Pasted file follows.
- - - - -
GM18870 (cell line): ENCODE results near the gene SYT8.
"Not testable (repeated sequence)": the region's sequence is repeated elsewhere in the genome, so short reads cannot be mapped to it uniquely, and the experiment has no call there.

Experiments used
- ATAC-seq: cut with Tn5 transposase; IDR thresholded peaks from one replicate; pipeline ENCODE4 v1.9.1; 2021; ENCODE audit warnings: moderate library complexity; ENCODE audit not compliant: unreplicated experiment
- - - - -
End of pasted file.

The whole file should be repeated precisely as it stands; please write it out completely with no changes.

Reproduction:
GM18870 (cell line): ENCODE results near the gene SYT8.
"Not testable (repeated sequence)": the region's sequence is repeated elsewhere in the genome, so short reads cannot be mapped to it uniquely, and the experiment has no call there.

Experiments used
- ATAC-seq: cut with Tn5 transposase; IDR thresholded peaks from one replicate; pipeline ENCODE4 v1.9.1; 2021; ENCODE audit warnings: moderate library complexity; ENCODE audit not compliant: unreplicated experiment